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43 students, 10 adults suffer carbon monoxide poisoning at Atlanta elementary school

At an elementary school in Atlanta, fire crews found dangerous levels of carbon monoxide thought to have originated from the school's boiler. NBC's  Gabe Gutierrez reports. 

Updated at 10:17 p.m. ET: Forty-three students and six staffers at an Atlanta elementary school were rushed to the hospital early Monday after exposure to carbon monoxide fumes, fire officials told NBC News.

The students and staffers from Finch Elementary in southwest Atlanta exhibited mild and moderate symptoms related to carbon monoxide poisoning. Four more adults arrived at Grady Hospital by school bus, hospital spokeswoman Denise Simpson said.

The school was evacuated as a precaution, NBC affiliate WXIA reported.

The incident was first reported at about 8:35 a.m. ET, according to WXIA. No one was found unconscious at the scene, but the carbon monoxide reading was 1,700 parts per million, which an Atlanta Fire Rescue Department official said was high.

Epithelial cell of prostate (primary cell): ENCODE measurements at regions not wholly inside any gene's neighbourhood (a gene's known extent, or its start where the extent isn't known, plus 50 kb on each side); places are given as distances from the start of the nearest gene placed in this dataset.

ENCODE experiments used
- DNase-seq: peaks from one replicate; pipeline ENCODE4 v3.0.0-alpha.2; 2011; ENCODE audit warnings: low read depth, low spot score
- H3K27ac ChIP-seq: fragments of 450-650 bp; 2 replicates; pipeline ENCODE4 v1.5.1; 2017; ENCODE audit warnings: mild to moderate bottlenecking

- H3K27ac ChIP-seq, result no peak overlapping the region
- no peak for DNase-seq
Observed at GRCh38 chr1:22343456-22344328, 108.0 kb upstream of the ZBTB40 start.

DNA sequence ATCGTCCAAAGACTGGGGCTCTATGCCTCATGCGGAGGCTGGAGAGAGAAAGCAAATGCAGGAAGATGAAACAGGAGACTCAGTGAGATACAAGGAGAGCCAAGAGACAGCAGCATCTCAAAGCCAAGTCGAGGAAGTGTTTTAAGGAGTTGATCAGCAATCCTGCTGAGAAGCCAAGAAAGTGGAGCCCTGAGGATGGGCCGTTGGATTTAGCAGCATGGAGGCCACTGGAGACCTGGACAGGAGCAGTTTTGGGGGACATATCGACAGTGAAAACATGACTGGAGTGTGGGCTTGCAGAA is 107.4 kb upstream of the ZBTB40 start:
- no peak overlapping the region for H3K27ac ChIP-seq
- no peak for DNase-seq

"Once we got inside, we started finding carbon monoxide readings way, way higher than we've ever experienced before, especially around the heating units and hallways, and the entire building turned out to be saturated," Atlanta fire Battalion Chief Todd Edwards told The Atlanta Journal-Constitution.

Edwards also told the Journal-Constitution the school apparently doesn't have carbon monoxide detectors. However, state law does not require schools to have CO detectors, a spokesman for Georgia’s Insurance and Safety Fire Commissioner told the newspaper.

Carbon monoxide is an odorless, colorless gas that can cause sudden illness and death, according to the Centers for Disease Control and Prevention. The most common symptoms of carbon monoxide poisoning are headache, dizziness, weakness, nausea, vomiting, chest pain and confusion.

Erik S. Lesser / EPA

Students are evacuated from Finch Elementary School by members of the Atlanta Fire Department in Atlanta, Dec. 3, 2012. Almost 50 people were reportedly taken to the hospital for treatment following a carbon monoxide leak.

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